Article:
Katia Grenier

Katia Grenier


  • Chair, IMBIOC ExCom, Meetings and Symposia Committee, Standing Committees**
  • IMBIOC, MTT-S Financially-Owned Conferences (excl. IMS), Meetings and Symposia Committee, Standing Committees**
  • Speakers bureau, MTT-28 BIOLOGICAL EFFECTS AND MEDICAL APPLICATIONS, Technical Committees**


Katia Grenier received her Ph.D. degree in electrical engineering from the University of Toulouse, France, in 2000. After a Postdoctoral Fellowship at Agere Systems (Bell Labs) in 2001, she joined the Laboratory of Analysis and Architecture of Systems of the National Scientific Research Center (LAAS-CNRS), in France and was engaged in the development of RadioFrequency microelectromechanical systems (RF MEMS) circuits on silicon. From 2007 to 2009, she was a visiting researcher with the Laboratory for Integrated Micromechatronic Systems of CNRS (LIMMS-CNRS) and the University of Tokyo, in Japan, where she was engaged in launching research activities on miniature microwave and millimeterwave-based biosensors. Since 2009, she is heading a research group in LAAS-CNRS dedicated to the development of High Frequency and Fluidic Microwave Microsystems. Her research interests are focused on the interaction of RF electromagnetic waves with complex fluids at the milli and microscales. It involves the development of fluidic-based and RF micro and nanosystems for biological and medical applications as well as for reconfigurable wireless. She has published more than 190 papers in peer reviewed journals and conferences.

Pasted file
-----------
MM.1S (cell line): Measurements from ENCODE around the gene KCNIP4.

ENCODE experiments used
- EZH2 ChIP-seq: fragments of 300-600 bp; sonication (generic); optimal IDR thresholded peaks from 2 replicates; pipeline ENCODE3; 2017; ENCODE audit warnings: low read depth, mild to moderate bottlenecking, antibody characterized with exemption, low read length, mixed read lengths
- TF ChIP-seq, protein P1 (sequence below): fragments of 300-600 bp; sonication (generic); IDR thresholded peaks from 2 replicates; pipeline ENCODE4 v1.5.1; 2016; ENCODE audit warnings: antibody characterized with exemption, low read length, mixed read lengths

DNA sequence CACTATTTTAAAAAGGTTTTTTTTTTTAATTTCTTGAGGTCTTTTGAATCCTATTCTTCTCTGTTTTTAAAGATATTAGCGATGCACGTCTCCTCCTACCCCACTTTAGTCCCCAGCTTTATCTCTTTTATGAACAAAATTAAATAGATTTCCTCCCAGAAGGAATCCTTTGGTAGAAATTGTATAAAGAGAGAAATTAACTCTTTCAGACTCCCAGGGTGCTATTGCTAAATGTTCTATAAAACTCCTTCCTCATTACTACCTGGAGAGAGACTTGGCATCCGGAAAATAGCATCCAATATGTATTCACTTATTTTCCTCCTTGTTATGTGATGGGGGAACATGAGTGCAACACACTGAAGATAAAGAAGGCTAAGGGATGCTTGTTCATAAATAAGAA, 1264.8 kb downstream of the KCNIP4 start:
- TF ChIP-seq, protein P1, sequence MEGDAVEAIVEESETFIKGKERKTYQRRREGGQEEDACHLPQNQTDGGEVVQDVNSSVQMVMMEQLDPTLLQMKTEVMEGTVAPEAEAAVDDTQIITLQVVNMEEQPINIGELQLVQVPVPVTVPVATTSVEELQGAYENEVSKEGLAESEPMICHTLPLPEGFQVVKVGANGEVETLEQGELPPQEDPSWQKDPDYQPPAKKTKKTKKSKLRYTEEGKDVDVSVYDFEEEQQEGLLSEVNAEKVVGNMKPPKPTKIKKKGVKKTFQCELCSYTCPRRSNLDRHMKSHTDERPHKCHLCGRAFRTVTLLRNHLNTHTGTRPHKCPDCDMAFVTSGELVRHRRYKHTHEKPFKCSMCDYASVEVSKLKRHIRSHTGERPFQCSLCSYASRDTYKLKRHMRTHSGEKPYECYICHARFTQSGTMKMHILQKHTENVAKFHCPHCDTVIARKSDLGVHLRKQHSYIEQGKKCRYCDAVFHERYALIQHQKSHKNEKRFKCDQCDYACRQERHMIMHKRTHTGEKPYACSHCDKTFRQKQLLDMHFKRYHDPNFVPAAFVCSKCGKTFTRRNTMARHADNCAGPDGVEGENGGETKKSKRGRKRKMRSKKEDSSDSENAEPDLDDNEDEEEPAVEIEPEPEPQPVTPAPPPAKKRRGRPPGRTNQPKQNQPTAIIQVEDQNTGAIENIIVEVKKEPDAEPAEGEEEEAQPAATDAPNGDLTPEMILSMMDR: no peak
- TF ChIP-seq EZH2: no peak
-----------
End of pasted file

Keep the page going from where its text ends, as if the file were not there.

Dr. Grenier is a member of the Technical Committee (MTT-10) dedicated to Biological effect and medical applications of RF and microwave of the IEEE MTT Society. She also serves as a member of the European Microwave Association (EuMA) and as Program Committee member of several conferences such as the past IEEE BioWireleSS and newly IEEE International Microwave Bio Conference (IMBioC) and IEEE MTT-S International Microwave Symposium (IMS).


Microwave spectroscopy for noninvasive biological and health sensing